The art of sink selection
By Parniian Frozan
An essential fixture that’s often overlooked, the bathroom sink can make a statement when it’s best suited to the space. From size, to shape, to mounting type, these key features can make for a functional yet eye catching ceramic piece. Read on to learn how to choose the best bathroom sink for your client and what characteristics to keep in mind when specifying a new one.
Whether you are replacing an existing sink or installing a new one, start the search for the perfect sink with a measuring tape. If replacing a sink, measure the length, width, and depth of the existing basin to know the appropriate dimensions. If starting from scratch, measure the available space for the vanity, floating sink, or console, while also assessing traffic flow and access to a water supply, to understand size and location limitations. When looking at different sink sizes, it’s also important to consider the bathroom dimensions − a luxuriously large basin in a small bathroom could create a disproportionate and unbalanced design.
Once you have an idea of size, it’s time to look at the different mounting types offered for bathroom sinks. With so many options available, this is a breakdown of the more popular sink types and their benefits.
- Undermount: These sinks sit under the countertop for a seamless, fresh aesthetic. One of the more popular and common sinks, this mounting style is ideal for busy families as it’s easy to clean. When looking at undermount sinks, it’s essential to assess the countertop material as undermount sinks require a solid surface countertop (like stone) so it can be sealed against moisture.
- Above-counter or vessel sink: These sinks sit atop the counter to create drama and a focal point in the bathroom. Suitable with most countertop materials, these sinks are versatile and easy to install for a more cost-efficient option. Most above-counter sinks can also be used as a wall-mounted sink for variety and flexibility. However, because these sinks add substantial height, they require homeowners to be mindful of the vanity and console height for comfortable use.
- Wall mount: Just as the name suggests, these sinks are mounted directly on to the wall without the need of a vanity or console to support it. By eliminating heavy furniture, these floating sinks help to save space and make the room appear larger with more floor real estate, while also allowing for wheelchair-friendly configurations. However, this open concept provides less storage and counter space, and also requires plumbing to be arranged behind the wall or concealed by a wall hung shroud for a cleaner look.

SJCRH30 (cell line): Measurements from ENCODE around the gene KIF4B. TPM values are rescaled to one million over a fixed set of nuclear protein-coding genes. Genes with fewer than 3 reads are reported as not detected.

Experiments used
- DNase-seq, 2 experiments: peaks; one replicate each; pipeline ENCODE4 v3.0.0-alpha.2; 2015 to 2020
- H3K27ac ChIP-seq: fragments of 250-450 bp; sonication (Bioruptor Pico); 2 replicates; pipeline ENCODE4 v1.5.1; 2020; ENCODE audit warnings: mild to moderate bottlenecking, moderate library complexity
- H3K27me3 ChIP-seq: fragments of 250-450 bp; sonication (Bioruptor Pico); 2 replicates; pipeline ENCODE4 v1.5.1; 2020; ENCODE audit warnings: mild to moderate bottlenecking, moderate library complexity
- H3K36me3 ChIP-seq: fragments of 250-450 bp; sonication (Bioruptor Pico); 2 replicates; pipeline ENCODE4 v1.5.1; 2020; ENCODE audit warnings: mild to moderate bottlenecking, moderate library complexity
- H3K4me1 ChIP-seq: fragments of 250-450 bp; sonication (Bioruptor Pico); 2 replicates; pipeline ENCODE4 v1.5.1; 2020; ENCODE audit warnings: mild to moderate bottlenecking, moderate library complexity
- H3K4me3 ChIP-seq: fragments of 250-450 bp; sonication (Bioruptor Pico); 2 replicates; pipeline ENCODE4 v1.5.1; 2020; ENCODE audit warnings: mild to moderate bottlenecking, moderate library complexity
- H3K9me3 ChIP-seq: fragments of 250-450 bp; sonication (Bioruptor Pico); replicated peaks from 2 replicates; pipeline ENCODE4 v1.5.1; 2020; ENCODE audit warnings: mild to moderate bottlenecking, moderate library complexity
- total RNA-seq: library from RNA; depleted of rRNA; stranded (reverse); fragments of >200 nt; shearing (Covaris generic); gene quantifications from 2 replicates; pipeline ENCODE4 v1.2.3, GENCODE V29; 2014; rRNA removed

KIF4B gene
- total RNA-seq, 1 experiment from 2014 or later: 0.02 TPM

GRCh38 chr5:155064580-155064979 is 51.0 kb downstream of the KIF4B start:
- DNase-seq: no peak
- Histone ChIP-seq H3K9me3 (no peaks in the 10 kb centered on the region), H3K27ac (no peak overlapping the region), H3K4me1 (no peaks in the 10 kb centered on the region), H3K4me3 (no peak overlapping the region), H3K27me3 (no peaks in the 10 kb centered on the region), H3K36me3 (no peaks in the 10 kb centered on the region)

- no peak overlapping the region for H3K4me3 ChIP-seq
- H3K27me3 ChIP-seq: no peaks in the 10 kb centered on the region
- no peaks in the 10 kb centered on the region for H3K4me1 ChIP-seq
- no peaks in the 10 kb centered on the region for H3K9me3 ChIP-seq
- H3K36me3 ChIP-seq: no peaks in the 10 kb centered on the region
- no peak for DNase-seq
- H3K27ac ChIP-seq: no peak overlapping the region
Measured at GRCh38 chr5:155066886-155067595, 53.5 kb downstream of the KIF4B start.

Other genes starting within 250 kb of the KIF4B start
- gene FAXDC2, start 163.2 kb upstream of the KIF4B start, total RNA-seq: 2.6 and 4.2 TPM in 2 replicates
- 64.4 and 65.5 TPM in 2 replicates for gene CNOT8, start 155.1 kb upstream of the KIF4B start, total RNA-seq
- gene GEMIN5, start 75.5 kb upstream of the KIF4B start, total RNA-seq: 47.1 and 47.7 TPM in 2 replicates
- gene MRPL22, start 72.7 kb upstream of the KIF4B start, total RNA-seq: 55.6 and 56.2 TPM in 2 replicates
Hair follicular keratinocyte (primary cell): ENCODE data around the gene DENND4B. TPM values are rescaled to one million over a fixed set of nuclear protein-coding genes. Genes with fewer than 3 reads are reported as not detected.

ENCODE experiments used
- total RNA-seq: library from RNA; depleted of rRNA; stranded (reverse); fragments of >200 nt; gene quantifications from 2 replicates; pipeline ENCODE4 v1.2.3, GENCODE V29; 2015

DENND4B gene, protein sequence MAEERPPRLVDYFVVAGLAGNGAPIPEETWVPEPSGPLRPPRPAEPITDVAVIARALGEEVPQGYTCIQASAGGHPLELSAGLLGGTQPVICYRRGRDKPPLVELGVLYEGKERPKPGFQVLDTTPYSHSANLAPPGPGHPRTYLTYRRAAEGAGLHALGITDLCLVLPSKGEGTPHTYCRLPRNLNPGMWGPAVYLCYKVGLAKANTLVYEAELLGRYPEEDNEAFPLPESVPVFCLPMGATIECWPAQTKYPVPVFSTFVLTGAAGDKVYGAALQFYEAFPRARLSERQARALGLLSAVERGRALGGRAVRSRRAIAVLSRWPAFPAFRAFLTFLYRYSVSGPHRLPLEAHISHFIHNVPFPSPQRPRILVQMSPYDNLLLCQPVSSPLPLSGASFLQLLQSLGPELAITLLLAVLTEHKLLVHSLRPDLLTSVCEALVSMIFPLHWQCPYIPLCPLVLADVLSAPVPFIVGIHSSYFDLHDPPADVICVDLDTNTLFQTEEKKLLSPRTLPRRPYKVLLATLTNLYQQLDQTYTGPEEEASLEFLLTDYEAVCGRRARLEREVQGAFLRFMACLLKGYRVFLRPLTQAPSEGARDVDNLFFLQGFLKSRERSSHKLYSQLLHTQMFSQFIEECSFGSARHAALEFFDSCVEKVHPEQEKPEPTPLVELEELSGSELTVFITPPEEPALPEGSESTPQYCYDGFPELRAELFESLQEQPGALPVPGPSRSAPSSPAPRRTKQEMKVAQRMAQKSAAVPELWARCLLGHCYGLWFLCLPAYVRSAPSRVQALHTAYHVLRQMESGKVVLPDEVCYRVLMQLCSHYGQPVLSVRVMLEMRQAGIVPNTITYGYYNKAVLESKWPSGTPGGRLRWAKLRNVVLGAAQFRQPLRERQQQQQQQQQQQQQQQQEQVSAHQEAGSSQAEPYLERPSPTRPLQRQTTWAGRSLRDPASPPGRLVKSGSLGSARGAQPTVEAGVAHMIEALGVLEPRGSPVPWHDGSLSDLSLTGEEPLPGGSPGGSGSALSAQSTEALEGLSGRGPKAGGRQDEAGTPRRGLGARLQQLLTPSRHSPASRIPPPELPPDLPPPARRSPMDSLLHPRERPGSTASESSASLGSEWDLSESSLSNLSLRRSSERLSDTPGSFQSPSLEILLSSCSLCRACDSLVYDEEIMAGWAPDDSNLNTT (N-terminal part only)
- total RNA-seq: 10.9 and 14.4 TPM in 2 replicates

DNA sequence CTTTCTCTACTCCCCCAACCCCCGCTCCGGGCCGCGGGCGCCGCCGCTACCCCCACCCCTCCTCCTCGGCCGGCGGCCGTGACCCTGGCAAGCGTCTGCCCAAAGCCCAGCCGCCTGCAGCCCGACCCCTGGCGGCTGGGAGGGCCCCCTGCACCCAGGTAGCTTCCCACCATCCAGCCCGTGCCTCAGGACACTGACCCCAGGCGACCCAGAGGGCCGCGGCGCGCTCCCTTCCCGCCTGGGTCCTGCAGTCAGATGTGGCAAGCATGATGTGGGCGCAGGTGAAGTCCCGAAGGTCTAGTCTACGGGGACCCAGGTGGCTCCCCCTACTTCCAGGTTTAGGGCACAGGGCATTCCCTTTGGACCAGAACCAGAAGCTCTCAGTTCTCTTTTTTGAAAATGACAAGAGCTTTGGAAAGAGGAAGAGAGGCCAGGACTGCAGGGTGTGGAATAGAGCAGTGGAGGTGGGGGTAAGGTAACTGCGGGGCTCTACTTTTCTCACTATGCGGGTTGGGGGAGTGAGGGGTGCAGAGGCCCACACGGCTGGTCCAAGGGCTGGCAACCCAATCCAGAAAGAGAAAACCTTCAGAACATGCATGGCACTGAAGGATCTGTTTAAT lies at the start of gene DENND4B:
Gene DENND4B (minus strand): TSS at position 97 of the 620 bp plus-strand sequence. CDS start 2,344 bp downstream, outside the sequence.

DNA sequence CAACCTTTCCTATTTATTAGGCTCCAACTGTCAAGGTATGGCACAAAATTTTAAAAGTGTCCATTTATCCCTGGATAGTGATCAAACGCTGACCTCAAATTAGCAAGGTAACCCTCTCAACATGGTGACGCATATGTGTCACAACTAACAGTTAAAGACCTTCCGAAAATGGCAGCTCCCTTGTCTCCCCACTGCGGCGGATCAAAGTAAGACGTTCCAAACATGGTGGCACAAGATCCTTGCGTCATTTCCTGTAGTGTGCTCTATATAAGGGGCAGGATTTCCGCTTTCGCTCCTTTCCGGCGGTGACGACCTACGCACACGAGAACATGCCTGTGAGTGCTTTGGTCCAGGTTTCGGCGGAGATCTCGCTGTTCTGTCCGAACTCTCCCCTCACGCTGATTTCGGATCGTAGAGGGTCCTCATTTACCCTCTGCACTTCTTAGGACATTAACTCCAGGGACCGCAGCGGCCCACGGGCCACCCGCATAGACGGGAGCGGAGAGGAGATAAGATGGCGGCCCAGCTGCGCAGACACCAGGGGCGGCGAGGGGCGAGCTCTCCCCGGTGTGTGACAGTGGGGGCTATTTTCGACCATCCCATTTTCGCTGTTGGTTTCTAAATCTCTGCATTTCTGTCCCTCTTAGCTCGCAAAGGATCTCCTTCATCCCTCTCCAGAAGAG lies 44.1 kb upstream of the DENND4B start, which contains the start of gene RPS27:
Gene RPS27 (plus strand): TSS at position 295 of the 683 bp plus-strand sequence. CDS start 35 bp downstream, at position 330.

- Pedestal: A more traditional sink-type, pedestal sinks are another option for smaller bathrooms that are limited in space. Their column-like design conceals pipework for an uncluttered aesthetic and optimizes floor space for efficiency. However, the limited counter space is more susceptible to water spillage. The drain for a pedestal sink would be the same as most other sinks. The p-trap is hidden by the pedestal leg and enters the wall directly below the pedestal top.
Design style and shape
As home decor styles have evolved, so have the forms and shapes of a bathroom sink. Just like a bathroom faucet or vanity, a sink can help exude a particular design style using certain shapes and features to help create a cohesive look. For example, a round or oval sink with organic curves offers a more contemporary design, while square and geometric sinks appear more modern. For a classic and traditional bathroom, look for faceted edges and rims to add ornate details throughout the space.
A bathroom faucet and sink not only have to look good together, but they have to function in tandem. When shopping for a bathroom sink, keep in mind the current or future faucet so the sink’s pre-drilled holes can match the faucet configuration. There are three sink options based on faucet types: single-hole for single-handle faucets, 8 in. with three-holes for widespread faucets, and 4 in. with three-holes for centre set faucets. Oftentimes, a single-handle faucet can also be installed on a three-hole sink using an escutcheon or cover plate to conceal the unused holes. Vessel sinks and undermount sinks likely don’t require pre-drilled holes if the faucet is mounted on the countertop, but they still have their own faucet needs. Vessel sinks for instance are often paired with a high spout faucet, and shallower undermount sinks may need a low-spout faucet to avoid over splash.
Today’s bathroom sinks are now offered in a variety of materials that can make a grand statement in the bathroom, but depending on lifestyle and plans for the space, certain materials may be better suited for the bathroom than others. Porcelain is a popular option for bathroom sinks as it is durable and often glazed with a protective coating for quality appearance and easy maintenance. Metal, cast iron, stone, and glass can all be moulded into a basin of varying sizes and shapes, but are more vulnerable and need a higher level of care. Copper sinks for example require a special cleaner and wax, while glass is delicate and easy to crack. If looking at unique material options for the sink, check the installation and maintenance requirements to ensure it’s the best fit.
Parniian Frozan is a senior brand manager with Lixil Water Technologies Canada